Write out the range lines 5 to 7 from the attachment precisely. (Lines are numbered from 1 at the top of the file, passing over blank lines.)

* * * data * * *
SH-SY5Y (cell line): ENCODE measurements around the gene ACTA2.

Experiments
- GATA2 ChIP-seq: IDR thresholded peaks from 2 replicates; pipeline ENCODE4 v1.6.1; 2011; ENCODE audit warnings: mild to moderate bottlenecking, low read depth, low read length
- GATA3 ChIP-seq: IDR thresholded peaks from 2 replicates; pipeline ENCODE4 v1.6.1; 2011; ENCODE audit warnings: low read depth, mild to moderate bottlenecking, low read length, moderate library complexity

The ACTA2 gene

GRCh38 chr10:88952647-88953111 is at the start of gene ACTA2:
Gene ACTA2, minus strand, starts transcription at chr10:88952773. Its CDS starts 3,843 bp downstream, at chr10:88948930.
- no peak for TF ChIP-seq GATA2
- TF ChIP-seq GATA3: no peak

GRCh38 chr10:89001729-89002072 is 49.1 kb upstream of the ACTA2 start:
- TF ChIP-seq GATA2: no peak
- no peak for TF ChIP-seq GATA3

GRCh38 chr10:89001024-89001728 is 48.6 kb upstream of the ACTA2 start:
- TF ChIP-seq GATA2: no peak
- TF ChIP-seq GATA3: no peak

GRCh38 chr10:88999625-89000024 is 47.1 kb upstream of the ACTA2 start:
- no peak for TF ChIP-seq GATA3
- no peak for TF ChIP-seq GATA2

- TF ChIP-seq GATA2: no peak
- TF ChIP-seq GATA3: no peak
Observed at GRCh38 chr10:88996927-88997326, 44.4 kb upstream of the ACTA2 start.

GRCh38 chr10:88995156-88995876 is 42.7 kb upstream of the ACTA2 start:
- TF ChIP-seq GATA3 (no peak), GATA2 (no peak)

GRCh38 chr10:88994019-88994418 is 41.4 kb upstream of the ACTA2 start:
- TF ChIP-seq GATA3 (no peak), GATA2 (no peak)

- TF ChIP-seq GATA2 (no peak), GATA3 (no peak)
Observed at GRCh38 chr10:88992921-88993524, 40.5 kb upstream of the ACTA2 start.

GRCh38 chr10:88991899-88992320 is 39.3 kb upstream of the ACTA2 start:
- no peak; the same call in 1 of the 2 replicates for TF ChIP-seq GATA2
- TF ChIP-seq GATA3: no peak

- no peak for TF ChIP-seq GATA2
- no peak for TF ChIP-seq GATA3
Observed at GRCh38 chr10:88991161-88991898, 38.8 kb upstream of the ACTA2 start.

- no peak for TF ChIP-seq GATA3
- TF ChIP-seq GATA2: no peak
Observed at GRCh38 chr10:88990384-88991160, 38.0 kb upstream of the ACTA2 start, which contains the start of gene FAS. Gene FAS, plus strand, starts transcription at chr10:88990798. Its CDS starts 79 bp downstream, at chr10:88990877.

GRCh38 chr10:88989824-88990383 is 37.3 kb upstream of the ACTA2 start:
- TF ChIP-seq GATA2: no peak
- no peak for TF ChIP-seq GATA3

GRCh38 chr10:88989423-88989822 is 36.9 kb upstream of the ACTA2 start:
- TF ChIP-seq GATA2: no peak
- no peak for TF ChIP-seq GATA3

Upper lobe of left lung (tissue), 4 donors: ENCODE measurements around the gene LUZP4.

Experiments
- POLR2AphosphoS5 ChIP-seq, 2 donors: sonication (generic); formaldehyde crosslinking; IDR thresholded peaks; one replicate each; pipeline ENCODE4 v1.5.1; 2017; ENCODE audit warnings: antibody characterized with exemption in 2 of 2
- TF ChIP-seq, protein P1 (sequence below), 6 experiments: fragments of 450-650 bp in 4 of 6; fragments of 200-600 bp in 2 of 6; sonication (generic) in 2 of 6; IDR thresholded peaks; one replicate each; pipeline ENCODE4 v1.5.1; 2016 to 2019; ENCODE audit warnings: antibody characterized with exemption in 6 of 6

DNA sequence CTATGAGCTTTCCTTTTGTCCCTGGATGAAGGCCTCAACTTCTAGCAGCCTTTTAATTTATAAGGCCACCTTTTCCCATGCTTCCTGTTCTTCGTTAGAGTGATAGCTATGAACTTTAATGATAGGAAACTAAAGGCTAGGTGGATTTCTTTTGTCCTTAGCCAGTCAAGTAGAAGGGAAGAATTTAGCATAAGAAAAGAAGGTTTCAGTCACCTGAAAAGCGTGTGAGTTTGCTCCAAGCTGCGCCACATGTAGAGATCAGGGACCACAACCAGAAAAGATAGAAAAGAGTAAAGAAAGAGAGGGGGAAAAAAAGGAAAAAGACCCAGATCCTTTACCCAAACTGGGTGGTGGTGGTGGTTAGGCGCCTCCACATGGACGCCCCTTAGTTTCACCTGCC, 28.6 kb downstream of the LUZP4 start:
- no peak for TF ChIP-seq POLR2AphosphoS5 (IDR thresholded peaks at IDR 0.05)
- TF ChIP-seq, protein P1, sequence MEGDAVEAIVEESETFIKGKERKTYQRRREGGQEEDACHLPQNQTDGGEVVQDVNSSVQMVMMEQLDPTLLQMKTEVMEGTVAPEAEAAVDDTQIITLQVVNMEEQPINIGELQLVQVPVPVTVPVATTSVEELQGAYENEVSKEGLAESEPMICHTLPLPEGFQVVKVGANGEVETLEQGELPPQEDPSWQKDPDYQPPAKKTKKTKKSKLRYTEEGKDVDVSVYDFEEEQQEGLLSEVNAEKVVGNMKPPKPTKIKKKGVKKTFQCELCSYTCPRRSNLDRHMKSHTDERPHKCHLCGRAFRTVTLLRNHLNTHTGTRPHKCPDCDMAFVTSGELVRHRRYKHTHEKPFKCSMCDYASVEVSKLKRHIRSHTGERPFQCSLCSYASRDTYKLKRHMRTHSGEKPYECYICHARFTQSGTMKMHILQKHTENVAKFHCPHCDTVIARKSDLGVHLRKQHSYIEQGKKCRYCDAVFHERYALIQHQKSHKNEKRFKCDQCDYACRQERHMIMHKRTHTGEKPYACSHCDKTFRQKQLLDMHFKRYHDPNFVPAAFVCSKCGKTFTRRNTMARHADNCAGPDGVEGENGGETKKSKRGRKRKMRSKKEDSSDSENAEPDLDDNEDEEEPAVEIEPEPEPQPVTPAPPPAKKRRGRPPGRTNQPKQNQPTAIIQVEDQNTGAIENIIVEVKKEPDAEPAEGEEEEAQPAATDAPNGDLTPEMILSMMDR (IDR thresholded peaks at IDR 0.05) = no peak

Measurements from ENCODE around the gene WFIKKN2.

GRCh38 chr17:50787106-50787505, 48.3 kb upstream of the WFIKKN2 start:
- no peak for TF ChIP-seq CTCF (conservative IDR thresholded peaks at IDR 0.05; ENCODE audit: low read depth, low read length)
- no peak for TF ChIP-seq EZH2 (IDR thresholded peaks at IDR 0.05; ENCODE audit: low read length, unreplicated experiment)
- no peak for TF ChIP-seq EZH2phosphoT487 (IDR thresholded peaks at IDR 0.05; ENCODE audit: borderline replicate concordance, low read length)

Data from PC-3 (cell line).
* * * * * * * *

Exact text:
The ACTA2 gene

GRCh38 chr10:88952647-88953111 is at the start of gene ACTA2:
Gene ACTA2, minus strand, starts transcription at chr10:88952773. Its CDS starts 3,843 bp downstream, at chr10:88948930.